Mona Lisa Censored From TV?

Say a deranged woman attacked the Mona Lisa as it hung in the Louvre last week. It would be big news worldwide, including in the U.S.. Your favorite TV station would of course show the painting and discuss its historical and economic value.


Now what if instead of the Louvre it was America’s National Gallery in Washington, and instead of DaVinci’s Mona Lisa it was Gaugin’s Two Tahitian Women. Same deal, right? Some perky anchorwoman would read the teleprompter: “…masterpiece done for the upcoming Exposition Universelle of 1900, similar to Gaugin’s famous works now hanging in London’s Tate and Moscow’s Pushkin. It’s worth eighty million dollars, John, not exactly a picture of dogs sitting around playing poker, huh?”

That would be the grownup way, but this is America—and if a painting involves Tahitian Women, the fear of sex can’t be far behind. So depending on what station you watch, you saw half the painting (duh, the upper half); all of the painting, but with a banner “Gaugin Painting Attacked” modestly covering the models’ breasts; and on fair-and-balanced Fox stations, the entire painting with the nipples blurred out. And yes, some stations showed the masterpiece as it is.

“This is evil,” screamed Susan Burns as she pounded the painting with her fists. It “has nudity and is bad for the children. He has two women in the painting and it’s very homosexual. I think it should be burned…”

Ironically, that’s the same reason why American TV stations couldn’t simply report the news of a century-old, world-reknown masterpiece has been attacked by a loonie who thinks a few inches of bare breasts are dangerous.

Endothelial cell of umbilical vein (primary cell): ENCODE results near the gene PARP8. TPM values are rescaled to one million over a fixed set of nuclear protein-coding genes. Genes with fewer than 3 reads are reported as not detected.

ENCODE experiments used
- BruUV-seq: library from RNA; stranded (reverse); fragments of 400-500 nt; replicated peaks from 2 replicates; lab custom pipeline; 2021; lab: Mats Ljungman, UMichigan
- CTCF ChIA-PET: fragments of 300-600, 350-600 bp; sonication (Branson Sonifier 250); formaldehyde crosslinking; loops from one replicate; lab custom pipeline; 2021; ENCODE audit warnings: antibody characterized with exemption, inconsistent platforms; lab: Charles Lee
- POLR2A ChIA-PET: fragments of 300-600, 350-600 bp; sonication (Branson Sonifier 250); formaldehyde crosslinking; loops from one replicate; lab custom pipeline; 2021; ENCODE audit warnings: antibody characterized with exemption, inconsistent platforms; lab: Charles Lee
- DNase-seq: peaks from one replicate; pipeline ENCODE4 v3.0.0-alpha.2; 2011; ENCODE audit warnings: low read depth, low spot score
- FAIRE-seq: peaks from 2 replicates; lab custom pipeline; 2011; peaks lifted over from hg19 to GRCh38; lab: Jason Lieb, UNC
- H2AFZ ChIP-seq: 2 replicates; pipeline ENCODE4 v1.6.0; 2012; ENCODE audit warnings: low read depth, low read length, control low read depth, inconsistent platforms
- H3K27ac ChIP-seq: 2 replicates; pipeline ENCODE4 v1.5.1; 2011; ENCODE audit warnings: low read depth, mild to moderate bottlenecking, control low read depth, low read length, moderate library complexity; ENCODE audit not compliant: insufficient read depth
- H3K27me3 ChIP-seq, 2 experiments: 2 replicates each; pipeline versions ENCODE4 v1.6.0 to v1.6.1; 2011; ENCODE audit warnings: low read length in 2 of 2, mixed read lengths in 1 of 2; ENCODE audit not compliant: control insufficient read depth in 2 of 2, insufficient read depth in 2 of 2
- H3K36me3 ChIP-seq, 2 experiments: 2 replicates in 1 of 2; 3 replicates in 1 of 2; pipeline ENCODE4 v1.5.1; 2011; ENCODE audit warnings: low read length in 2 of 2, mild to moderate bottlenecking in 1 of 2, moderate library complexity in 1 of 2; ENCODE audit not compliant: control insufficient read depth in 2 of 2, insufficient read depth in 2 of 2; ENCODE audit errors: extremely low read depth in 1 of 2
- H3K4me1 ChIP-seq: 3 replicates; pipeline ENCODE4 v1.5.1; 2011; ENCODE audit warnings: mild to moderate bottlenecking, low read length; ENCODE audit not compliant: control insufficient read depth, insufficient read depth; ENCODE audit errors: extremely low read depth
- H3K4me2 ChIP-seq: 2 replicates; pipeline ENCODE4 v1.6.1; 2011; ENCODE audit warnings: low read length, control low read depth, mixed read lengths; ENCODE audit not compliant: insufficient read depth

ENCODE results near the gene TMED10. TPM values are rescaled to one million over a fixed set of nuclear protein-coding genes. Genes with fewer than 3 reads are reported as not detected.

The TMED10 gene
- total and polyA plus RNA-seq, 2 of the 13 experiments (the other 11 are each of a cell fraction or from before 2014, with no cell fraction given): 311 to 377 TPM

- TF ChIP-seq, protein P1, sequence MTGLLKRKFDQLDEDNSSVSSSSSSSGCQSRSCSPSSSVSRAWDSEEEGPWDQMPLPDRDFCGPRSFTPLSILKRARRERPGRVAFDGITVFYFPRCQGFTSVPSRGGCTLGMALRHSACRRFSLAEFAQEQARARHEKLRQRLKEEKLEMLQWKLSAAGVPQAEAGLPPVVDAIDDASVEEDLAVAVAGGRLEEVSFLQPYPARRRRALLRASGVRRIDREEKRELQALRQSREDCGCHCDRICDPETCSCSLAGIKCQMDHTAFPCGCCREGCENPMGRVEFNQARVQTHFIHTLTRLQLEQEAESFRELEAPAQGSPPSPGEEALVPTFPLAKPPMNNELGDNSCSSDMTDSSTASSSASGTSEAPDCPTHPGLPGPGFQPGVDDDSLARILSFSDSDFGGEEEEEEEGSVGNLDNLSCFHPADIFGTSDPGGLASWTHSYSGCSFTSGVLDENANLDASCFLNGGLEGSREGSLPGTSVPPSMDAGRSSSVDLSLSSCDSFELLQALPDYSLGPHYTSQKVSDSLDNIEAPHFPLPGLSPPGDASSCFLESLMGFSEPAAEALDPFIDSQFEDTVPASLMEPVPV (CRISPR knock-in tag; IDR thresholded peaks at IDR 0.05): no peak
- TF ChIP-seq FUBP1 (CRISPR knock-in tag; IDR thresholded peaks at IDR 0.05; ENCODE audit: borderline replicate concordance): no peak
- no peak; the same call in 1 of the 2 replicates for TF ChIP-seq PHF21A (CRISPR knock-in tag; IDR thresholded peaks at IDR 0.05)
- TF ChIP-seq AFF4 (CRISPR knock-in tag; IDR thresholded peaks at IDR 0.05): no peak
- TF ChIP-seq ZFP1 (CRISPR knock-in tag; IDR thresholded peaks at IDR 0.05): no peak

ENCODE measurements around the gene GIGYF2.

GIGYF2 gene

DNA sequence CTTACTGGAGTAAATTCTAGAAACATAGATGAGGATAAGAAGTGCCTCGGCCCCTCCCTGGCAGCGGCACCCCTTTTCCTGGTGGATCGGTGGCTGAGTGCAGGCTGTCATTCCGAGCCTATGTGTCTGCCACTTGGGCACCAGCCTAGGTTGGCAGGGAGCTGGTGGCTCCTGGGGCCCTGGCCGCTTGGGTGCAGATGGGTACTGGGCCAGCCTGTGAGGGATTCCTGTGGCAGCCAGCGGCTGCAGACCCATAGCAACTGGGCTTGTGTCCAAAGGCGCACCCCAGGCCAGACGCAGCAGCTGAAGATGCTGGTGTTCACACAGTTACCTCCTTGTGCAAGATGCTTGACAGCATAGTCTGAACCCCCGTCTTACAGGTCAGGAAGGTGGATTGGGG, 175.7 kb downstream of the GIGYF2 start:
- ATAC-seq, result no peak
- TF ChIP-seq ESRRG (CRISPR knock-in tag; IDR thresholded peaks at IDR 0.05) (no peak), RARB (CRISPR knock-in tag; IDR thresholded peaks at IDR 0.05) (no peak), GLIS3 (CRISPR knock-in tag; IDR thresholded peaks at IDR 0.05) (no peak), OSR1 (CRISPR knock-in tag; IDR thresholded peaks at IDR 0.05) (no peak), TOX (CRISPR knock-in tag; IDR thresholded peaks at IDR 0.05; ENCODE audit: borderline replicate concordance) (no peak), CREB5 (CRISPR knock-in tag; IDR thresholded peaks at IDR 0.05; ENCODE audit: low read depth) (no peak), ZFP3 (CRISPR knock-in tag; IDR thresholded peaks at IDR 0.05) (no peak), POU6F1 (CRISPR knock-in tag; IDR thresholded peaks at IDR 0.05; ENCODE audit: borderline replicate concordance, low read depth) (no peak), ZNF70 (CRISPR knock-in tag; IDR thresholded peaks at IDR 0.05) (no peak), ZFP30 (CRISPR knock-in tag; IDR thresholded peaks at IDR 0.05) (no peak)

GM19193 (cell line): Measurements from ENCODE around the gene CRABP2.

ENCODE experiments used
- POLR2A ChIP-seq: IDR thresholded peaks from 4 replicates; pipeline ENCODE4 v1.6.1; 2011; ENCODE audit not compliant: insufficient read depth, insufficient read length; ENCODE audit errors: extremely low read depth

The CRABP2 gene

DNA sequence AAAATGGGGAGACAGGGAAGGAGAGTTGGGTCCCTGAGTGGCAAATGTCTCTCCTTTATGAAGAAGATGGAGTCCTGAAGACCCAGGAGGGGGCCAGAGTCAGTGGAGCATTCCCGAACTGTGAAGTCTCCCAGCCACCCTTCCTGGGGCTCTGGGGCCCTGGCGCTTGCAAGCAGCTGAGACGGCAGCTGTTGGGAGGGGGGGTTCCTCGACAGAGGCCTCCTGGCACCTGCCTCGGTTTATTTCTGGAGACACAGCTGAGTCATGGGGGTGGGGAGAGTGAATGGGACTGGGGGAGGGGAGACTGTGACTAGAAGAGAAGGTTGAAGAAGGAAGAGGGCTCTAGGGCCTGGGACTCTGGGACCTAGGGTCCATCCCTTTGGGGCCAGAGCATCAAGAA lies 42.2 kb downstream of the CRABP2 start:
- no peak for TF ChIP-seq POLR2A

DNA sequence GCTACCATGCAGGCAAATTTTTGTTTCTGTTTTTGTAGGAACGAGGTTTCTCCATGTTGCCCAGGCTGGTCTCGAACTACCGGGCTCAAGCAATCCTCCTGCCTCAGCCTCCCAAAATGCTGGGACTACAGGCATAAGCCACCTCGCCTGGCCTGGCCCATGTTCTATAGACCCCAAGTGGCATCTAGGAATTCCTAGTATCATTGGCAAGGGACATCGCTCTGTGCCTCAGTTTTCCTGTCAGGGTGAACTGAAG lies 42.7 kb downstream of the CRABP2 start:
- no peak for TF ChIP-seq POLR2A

Remember the Janet Jackson incident in the 2004 Super Bowl, when the FCC fined TV stations for showing her nipple for a half-second. Remember last year’s Illinois judicial fiasco, when an adult was thrown out of a courtroom and jailed simply for wearing a t-shirt—and American TV and newspaper audiences were not allowed to see the t-shirt (it said “I own the pussy, so I make the rules”). And remember how the FCC challenged NBC’s broadcast of 2000-year-old “naked” statues at the 2004 Athens Olympic Games.

Of course broadcasters are nervous in the wake of these government decisions. And even though the Supreme Court has told the FCC to stop destroying our constitutional rights, no one really trusts the FCC to obey—and no one wants to spend millions defending themselves against the next government abuse.

So Janet Jackson and “I own the pussy” and the Greek statues’ penises are not trivial. They’re our political culture in action. And no one’s interrupting the juggernaut.

The woman who attacked the Gaugin isn’t alone in her eroto-paranoia; tens of millions of other Americans live in her delusional world of Devil Sex. And our traditional mass media are catering to these loonies instead of to sane adulthood. At a time like this, it’s hard to see television and newspapers as worth saving from destruction by the internet.

So here’s my wish for those who applaud Burns for attempting to save humanity by destroying part of its cultural patrimony. Someone should destroy every artifact you deem precious—grandma’s needlepoint, your dead son’s uniform, your niece’s ballet shoes, and every photograph you’ve ever taken.

Because someone, somewhere, surely finds them offensive.

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